A Feast of Sorrow captures the beauty, opulence and madness of Rome during the reign of the Caesars. The story is told from the point of view of a slave in the household of Apicius. But, not just any slave. Thrasius is a cook, a coquus, the head of Apicius’ kitchen. He makes some of the finest delicacies known and invents new ones.
Apicius is wealthy beyond reason. He has the ability to purchase Thrasius the finest ingredients and the rarest spices. Apicius’ dream is to become Caesar’s gastronomic adviser. But that position isn’t acquired by wealth alone. Political currency and power is the only way forward.
And the stage is set. Feast of Sorrow has heroes, villains and, of course, food. What a strange and weird feast it is. Honeyed dormice, flamingo tongues, and more- only the best for Apicius and his clients.
Thrasius begins writing a book to preserve his master’s recipes for all time. “I added your trick about using eggs to help make cloudy wind clear, instructions on how to preserve oysters, and even Fannia’s recipe for how to make wormwood liquor. I thought about how many cooks don’t have the right information or knowledge.” loc 1592. Interestingly enough, after the tale, Crystal King talks about how Apicius’ recipes are some of the oldest surviving examples of ancient cuisine.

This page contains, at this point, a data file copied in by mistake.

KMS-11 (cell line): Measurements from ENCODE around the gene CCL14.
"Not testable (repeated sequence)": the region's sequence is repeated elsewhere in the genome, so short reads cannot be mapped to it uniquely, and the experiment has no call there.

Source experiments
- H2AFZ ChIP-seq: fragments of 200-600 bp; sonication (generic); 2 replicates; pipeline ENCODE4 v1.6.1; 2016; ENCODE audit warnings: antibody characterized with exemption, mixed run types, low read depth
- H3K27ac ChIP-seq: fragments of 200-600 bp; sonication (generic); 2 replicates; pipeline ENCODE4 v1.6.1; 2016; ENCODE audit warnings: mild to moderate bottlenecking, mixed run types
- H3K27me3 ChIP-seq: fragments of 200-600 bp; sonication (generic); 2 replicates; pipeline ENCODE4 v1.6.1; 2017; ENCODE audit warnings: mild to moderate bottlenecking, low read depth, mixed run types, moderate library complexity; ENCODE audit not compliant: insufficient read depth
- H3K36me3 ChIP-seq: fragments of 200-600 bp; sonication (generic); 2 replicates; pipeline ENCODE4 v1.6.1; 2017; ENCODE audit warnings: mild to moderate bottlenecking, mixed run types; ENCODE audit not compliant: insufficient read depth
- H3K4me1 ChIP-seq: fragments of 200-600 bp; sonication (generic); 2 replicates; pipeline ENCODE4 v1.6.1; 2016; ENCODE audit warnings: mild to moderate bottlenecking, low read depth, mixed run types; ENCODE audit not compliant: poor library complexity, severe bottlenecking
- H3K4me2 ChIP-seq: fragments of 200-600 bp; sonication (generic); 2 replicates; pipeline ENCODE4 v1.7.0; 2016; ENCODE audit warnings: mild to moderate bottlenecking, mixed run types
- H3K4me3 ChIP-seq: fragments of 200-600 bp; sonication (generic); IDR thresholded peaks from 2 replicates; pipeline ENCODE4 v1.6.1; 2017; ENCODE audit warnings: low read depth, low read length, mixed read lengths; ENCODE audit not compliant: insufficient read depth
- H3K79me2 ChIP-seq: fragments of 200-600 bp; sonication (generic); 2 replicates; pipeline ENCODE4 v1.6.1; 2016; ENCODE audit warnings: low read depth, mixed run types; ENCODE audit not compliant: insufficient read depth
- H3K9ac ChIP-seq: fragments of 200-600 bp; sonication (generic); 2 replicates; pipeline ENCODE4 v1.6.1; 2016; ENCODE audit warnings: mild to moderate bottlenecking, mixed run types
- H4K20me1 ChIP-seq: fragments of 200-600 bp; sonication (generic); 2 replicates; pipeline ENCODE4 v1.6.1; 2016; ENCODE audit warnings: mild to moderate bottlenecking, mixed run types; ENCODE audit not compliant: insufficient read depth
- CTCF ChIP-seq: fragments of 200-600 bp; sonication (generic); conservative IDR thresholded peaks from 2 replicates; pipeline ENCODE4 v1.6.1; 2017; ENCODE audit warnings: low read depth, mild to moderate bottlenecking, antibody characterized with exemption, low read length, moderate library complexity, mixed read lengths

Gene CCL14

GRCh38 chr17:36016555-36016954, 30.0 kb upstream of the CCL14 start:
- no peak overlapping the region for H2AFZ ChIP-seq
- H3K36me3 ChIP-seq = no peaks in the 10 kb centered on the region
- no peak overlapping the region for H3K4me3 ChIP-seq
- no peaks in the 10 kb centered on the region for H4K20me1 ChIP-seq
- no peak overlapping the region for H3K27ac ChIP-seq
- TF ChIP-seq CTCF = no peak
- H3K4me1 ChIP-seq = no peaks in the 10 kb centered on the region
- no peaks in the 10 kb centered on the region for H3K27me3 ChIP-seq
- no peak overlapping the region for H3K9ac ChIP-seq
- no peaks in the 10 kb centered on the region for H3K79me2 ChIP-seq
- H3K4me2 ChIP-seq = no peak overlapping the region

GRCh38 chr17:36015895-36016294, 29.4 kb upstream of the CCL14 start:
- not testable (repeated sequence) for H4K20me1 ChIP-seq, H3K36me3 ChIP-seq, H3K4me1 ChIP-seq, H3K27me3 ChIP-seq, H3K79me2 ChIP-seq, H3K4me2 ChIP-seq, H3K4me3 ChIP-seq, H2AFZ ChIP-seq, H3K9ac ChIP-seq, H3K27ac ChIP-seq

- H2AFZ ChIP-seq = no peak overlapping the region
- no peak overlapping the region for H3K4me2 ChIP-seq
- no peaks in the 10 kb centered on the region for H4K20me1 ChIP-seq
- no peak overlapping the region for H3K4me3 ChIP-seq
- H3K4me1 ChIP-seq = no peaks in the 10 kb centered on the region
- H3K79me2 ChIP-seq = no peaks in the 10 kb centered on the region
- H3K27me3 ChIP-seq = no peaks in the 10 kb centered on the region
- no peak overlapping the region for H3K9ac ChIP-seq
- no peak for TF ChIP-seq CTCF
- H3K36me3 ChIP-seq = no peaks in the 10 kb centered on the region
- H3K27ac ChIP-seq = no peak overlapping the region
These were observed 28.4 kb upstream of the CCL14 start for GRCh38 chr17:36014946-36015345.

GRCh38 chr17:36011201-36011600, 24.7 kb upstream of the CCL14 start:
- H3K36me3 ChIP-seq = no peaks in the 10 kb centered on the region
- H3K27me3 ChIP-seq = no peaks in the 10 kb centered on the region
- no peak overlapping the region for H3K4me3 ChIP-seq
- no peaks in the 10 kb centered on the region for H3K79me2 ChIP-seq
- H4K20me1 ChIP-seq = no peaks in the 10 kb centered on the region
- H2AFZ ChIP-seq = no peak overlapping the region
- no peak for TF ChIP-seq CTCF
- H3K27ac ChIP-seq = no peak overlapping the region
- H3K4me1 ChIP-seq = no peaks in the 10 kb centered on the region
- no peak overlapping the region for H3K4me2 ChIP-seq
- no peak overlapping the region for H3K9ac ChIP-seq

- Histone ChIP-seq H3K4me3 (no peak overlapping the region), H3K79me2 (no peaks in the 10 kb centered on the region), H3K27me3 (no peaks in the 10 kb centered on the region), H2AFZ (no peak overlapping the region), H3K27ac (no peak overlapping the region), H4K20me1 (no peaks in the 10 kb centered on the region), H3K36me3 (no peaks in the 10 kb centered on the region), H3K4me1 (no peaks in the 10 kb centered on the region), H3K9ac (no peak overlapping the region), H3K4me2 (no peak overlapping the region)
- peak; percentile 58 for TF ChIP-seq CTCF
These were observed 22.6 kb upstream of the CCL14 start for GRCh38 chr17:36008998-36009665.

“Stuff the dormice with pork forcemeat and also with all the flesh from all the parts of the dormouse, pounded with pepper, pine nuts, silphium, and liquamen. Sew them up and arrange them on a tile and put them into the oven or cook them, stuffed, in a covered pot.” -On Cookery, Apicius. Loc 4466, ebook. Mmmmmm.
King fills these pages not just with food, but also, to modern eyes, the strange and sometimes cruel practices of the Roman people. Did you know that Roman diners used to wipe their hands clean in the hair of their slaves? Did you know that Romans had special priests who read the flight of birds to determine if an event was going to be successful or not? Did you know that patricians, the nobility of Rome, were judged not only for their appearance and natural abilities but also how well they could throw a dinner party?
I enjoyed this book not only for the way that King told the story of the nameless people who made Apicius’ name known for all time but also for the twists and turns it contains. Feast of Sorrow will shock you, entertain you and, maybe, make you want to try a dormouse.
Thank you to NetGalley and Touchstone Publishing for a free digital advance reader copy of this book. Note: the brief quotations that I pulled from my copy may change in the final published version. Thanks for reading!